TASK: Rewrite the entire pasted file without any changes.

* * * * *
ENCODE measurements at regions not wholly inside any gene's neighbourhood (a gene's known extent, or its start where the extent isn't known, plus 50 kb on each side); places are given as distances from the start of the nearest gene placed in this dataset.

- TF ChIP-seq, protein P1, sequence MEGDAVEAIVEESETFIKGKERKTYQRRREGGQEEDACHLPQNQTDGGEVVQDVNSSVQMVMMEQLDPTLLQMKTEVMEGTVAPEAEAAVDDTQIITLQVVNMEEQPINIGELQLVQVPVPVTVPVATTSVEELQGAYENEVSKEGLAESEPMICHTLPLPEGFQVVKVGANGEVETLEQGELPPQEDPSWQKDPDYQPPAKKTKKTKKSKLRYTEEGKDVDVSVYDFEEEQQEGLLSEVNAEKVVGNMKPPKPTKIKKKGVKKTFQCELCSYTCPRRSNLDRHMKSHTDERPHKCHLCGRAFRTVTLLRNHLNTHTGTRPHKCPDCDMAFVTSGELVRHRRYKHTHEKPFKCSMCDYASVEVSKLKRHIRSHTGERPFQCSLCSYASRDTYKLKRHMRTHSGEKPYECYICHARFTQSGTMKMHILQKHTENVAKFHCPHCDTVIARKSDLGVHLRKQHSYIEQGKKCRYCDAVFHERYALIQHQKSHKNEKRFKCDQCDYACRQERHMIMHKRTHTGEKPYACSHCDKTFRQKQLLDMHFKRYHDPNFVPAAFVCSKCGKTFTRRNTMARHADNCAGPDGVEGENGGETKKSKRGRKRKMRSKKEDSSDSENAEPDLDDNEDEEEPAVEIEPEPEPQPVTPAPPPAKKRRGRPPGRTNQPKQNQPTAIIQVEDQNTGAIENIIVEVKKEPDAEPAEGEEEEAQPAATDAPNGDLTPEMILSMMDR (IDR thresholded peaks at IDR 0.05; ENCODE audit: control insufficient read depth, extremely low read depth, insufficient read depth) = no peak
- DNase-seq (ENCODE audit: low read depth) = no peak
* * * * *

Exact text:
ENCODE measurements at regions not wholly inside any gene's neighbourhood (a gene's known extent, or its start where the extent isn't known, plus 50 kb on each side); places are given as distances from the start of the nearest gene placed in this dataset.

- TF ChIP-seq, protein P1, sequence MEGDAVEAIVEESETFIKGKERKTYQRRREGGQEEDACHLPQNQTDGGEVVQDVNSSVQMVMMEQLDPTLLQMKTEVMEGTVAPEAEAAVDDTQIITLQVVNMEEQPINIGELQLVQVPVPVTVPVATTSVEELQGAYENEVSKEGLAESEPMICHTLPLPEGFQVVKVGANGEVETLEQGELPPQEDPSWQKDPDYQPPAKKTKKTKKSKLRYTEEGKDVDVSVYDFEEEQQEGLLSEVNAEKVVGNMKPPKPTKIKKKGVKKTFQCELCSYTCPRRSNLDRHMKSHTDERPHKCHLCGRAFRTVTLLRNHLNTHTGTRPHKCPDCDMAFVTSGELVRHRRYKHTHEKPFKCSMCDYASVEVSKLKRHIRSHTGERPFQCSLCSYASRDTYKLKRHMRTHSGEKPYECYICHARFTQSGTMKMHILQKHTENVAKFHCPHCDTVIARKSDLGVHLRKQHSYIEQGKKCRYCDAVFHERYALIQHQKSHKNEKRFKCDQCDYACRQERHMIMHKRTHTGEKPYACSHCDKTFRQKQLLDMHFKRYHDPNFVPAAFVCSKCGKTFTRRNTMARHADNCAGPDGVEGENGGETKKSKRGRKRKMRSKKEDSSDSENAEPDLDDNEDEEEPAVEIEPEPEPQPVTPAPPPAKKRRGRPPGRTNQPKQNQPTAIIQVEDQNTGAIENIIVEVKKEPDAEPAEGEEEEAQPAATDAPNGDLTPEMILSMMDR (IDR thresholded peaks at IDR 0.05; ENCODE audit: control insufficient read depth, extremely low read depth, insufficient read depth) = no peak
- DNase-seq (ENCODE audit: low read depth) = no peak